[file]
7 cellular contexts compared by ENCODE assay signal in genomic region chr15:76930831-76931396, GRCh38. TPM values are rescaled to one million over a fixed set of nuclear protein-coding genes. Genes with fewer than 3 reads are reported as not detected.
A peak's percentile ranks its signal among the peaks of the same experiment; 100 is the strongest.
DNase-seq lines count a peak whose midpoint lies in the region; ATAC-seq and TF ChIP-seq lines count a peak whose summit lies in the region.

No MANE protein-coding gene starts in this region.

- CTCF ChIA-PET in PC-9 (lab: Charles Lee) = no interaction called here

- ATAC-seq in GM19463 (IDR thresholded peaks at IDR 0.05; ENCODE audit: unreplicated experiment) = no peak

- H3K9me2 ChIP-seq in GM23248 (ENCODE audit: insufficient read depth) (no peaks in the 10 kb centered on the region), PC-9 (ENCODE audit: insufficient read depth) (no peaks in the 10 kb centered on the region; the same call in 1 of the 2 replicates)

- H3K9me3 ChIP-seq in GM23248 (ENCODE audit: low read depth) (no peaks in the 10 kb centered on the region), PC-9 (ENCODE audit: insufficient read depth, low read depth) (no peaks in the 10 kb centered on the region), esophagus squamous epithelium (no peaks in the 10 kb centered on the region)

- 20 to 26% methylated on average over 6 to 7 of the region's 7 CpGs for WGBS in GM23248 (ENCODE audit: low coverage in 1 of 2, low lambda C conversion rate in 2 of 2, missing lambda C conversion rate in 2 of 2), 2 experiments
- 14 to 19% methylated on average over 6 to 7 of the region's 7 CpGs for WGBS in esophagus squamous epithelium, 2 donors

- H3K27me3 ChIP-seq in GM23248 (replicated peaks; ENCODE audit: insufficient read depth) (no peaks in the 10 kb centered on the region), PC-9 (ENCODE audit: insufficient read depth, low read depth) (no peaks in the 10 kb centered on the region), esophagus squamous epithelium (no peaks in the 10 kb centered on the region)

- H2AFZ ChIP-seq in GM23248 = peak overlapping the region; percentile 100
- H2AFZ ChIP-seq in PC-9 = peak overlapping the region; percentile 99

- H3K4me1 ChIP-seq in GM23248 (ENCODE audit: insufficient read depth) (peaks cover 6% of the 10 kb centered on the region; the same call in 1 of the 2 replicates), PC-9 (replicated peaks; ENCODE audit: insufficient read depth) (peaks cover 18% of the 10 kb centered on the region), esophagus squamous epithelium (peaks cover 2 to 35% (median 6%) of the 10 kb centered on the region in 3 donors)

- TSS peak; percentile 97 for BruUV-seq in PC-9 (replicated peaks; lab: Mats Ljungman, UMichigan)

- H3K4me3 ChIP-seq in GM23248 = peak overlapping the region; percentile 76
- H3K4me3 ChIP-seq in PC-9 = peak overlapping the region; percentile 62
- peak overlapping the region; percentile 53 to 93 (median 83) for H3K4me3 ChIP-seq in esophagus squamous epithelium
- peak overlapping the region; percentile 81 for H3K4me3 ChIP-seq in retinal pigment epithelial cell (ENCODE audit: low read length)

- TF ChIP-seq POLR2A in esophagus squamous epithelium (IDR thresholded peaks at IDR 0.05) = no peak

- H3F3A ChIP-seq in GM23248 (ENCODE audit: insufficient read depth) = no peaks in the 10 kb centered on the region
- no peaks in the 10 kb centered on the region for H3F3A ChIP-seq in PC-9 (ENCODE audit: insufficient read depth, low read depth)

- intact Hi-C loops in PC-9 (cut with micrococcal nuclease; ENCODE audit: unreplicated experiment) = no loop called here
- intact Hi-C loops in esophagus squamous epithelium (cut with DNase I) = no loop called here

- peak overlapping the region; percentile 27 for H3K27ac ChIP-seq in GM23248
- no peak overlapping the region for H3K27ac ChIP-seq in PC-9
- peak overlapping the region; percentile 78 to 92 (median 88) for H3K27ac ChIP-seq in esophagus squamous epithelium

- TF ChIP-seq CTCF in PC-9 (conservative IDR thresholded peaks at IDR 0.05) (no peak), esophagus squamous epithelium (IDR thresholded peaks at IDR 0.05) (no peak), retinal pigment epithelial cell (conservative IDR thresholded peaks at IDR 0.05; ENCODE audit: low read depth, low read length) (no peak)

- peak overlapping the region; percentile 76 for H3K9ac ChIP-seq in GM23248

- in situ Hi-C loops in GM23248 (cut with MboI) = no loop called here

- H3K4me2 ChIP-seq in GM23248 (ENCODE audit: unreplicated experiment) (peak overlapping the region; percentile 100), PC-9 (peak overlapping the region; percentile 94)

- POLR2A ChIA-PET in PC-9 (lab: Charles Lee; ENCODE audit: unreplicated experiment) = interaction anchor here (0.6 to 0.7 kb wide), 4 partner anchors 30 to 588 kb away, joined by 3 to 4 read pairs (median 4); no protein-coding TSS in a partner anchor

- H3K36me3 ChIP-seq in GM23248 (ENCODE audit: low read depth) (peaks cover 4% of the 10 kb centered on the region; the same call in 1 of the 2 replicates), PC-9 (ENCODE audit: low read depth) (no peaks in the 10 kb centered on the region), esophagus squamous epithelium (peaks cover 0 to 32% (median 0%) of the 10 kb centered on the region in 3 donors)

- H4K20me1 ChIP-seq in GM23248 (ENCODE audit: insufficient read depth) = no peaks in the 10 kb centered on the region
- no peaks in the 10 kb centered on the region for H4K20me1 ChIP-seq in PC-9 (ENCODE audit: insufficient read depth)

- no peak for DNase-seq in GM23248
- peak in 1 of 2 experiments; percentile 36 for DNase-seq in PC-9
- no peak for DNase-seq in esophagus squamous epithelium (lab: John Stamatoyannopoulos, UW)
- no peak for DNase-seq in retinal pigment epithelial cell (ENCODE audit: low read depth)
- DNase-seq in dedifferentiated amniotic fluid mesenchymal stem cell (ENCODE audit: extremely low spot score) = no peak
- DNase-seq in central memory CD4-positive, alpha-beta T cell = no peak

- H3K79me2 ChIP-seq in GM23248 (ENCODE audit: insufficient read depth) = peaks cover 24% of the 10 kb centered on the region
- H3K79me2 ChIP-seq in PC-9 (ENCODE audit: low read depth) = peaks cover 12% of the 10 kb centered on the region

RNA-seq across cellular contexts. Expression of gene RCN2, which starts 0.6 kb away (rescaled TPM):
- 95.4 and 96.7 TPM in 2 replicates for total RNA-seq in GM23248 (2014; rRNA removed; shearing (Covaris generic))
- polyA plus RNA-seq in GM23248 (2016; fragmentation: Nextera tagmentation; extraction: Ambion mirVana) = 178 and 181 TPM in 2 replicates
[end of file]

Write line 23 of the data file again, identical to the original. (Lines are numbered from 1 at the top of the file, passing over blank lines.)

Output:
- intact Hi-C loops in PC-9 (cut with micrococcal nuclease; ENCODE audit: unreplicated experiment) = no loop called here